ASN's Mission

To create a world without kidney diseases, the ASN Alliance for Kidney Health elevates care by educating and informing, driving breakthroughs and innovation, and advocating for policies that create transformative changes in kidney medicine throughout the world.

learn more

Contact ASN

1401 H St, NW, Ste 900, Washington, DC 20005

email@asn-online.org

202-640-4660

The Latest on Twitter

Kidney Week

Abstract: FR-PO264

Evaluation of the Efficacy of CKD Support Decision-Making Application: How It Changes Home Blood Pressure and Kidney Functions

Session Information

Category: CKD (Non-Dialysis)

  • 1902 CKD (Non-Dialysis): Clinical, Outcomes, and Trials

Authors

  • Kosaka, Shiho, Tokyo Medical and Dental University, Tokyo, Japan
  • Hoshino, Junichi, Toranomon Hospital, Tokyo, Japan
  • Ubara, Yoshifumi, Toranomon Hospital, Tokyo, Japan
  • Hamada, Masami, Nagoya university, Nagoya, Japan
  • Yamanouchi, Masayuki, Toranomon Hospital, Tokyo, Japan
  • Sekine, Akinari, Toranomon Hospital, Tokyo, Japan
  • Sumida, Keiichi, Nephrology Center, Toranomon Hospital Kajigaya, Kawasaki, KANAGAWA, Japan
Background

Disease management in patients with chronic kidney disease (CKD) is complicated. Appropriate information provision and daily self-monitoring of parameters such as blood pressure are required. Therefore, this study aimed to evaluate how a chronic kidney disease support decision-making application (CKD-SDM) app in patients with CKD affects the blood pressure, kidney functions, and disease-management knowledge at home.

Methods

This study was a randomized, controlled trial involving 54 patients with stage 3, 4, or 5 non-dialysis CKD. The intervention group was provided with a tablet equipped with the CKD-SDM app. An automated sphygmomanometer for home blood pressure monitoring (HBPM) was used in both groups for 8 weeks. The primary outcome measure is change in HBPM data from baseline to 8 weeks. Secondary outcomes are changes in renal functions and self-management knowledge level on CKD.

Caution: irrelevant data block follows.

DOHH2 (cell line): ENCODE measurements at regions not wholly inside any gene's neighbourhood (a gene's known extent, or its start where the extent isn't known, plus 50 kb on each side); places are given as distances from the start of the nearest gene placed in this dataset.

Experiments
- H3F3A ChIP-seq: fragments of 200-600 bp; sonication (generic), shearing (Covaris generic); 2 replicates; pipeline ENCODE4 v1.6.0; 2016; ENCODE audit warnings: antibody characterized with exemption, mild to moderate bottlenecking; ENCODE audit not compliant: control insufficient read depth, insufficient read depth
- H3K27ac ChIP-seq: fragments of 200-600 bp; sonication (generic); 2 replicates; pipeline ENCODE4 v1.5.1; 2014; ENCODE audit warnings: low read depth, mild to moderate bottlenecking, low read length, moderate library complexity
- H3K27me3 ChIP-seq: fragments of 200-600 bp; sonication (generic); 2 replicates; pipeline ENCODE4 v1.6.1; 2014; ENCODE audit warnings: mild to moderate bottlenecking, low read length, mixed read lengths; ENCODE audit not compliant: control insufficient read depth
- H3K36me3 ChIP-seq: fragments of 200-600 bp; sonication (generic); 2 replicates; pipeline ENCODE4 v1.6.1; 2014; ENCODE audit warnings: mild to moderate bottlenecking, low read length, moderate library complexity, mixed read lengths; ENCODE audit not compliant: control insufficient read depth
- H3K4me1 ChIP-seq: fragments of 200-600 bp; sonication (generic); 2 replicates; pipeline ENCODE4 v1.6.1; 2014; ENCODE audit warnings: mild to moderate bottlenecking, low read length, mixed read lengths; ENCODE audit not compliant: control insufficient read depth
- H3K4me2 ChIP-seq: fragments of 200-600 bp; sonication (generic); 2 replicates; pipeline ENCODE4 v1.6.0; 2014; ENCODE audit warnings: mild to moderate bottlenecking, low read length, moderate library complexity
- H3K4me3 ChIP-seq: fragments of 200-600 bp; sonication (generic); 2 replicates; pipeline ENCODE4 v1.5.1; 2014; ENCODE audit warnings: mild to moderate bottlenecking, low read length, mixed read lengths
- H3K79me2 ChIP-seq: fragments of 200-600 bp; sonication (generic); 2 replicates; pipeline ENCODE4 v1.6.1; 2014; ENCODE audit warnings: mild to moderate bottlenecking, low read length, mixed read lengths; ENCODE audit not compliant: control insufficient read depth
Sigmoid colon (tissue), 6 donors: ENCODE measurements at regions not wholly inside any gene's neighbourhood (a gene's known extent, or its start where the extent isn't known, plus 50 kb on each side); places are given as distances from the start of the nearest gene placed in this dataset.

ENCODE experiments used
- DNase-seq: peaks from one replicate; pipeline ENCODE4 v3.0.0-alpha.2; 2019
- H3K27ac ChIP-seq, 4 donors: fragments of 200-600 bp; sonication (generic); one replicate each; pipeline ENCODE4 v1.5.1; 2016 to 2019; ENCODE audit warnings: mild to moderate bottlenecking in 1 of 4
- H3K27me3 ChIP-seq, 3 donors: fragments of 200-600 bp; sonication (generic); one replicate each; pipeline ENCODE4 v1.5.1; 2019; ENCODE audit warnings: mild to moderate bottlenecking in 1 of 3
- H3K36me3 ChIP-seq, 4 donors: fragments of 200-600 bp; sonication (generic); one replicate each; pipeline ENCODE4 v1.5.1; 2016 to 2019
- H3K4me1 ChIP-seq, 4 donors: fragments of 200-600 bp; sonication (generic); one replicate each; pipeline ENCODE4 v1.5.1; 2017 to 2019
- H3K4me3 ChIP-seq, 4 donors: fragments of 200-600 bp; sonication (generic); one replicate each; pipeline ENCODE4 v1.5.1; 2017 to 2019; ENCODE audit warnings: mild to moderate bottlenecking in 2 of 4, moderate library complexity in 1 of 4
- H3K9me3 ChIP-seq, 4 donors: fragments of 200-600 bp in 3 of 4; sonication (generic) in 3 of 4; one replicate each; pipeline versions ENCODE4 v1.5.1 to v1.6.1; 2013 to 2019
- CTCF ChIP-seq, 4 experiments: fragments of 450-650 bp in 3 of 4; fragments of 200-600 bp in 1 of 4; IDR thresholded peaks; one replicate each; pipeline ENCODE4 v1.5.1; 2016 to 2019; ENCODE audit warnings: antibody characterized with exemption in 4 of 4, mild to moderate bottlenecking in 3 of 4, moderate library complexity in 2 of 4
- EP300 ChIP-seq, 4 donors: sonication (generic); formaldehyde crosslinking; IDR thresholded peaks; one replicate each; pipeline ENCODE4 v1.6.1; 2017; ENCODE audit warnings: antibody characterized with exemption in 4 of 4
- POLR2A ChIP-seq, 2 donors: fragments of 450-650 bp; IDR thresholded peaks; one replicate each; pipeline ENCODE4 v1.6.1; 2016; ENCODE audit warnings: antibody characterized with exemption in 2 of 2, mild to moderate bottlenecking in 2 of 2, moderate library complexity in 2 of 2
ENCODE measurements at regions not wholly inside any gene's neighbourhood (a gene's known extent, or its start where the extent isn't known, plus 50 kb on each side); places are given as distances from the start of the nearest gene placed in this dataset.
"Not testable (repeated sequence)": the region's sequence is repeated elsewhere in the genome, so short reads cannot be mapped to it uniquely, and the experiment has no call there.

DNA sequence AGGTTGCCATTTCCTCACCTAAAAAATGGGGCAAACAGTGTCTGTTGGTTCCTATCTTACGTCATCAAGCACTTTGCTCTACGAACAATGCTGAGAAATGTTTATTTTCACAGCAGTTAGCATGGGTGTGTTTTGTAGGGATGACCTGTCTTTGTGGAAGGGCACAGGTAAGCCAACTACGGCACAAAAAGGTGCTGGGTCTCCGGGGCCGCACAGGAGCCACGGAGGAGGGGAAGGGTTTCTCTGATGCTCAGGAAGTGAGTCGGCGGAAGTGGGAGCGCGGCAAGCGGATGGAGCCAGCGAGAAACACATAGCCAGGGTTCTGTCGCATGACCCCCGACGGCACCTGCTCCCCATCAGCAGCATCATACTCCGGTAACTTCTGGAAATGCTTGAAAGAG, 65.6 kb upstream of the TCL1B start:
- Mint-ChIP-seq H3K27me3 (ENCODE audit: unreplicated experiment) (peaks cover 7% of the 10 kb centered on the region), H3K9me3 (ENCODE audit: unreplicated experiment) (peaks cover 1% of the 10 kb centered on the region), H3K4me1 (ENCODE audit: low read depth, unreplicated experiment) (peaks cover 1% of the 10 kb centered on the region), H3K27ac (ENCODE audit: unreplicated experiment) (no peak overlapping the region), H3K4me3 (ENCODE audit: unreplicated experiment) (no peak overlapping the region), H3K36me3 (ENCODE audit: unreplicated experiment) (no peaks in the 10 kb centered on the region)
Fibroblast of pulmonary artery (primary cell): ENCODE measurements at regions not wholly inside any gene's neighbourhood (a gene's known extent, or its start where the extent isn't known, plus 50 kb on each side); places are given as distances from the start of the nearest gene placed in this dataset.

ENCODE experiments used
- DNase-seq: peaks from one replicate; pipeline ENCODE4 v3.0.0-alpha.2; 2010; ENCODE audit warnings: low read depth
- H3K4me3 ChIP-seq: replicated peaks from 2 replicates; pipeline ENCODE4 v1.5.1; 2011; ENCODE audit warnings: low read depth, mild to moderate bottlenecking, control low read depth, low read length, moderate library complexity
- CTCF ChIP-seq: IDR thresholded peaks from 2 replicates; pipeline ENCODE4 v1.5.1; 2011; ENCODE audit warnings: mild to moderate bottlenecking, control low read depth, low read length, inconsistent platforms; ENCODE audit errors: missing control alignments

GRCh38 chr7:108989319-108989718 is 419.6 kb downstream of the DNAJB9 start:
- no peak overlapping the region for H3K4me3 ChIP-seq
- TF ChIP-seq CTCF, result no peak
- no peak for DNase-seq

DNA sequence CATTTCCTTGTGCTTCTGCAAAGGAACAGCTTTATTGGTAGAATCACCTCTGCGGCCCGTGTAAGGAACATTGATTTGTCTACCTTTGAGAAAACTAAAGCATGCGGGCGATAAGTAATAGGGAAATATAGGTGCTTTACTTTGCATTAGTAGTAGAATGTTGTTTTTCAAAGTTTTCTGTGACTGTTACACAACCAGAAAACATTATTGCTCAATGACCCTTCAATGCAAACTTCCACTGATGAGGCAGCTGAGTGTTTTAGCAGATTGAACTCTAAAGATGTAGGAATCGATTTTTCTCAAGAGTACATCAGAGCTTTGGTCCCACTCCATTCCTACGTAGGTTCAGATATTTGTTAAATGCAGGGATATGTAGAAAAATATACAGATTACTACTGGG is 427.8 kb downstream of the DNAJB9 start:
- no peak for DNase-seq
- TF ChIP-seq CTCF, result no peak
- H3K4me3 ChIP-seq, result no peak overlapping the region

Results

The mean (SD) age, eGFR, and HBPM (morning and evening) of participants were 70.7±11.0 years, 37.0±14.4 ml/min per 1.73 m2, and 133.7±11.5/78.3±8.9 and 130.5±13.4/76.0±8.9 mmHg, respectively. No significant differences between groups were observed at baseline. After 8 weeks, HBPM reduction in both groups were -5.8/-1.5 vs. -3.1/-0.7 mmHg in the morning and -6.1/-3.3 vs. -4.0/-1.5 mmHg in the evening, with no significant differences between the two groups. In the female intervention group, the morning systolic blood pressure (SBP) difference significantly decreased, -7.7 vs. -2.6 mmHg (p<0.05). All kidney functions were not significantly different. Similarly, the self-management knowledge level on CKD was not significantly improved in the intervention group.

Conclusion

Eight weeks of intervention with CKD-SDM app did not reduce the overall HBPM, despite the improved SBP observed in the female intervention group. In the future, we have to plan larger and long-term studies to evaluate HBPM reduction and kidney functions in patients with CKD.
Trial Registration: This study is registered in the UMIN Clinical Trial Registry (000025792).

Funding

  • Government Support - Non-U.S.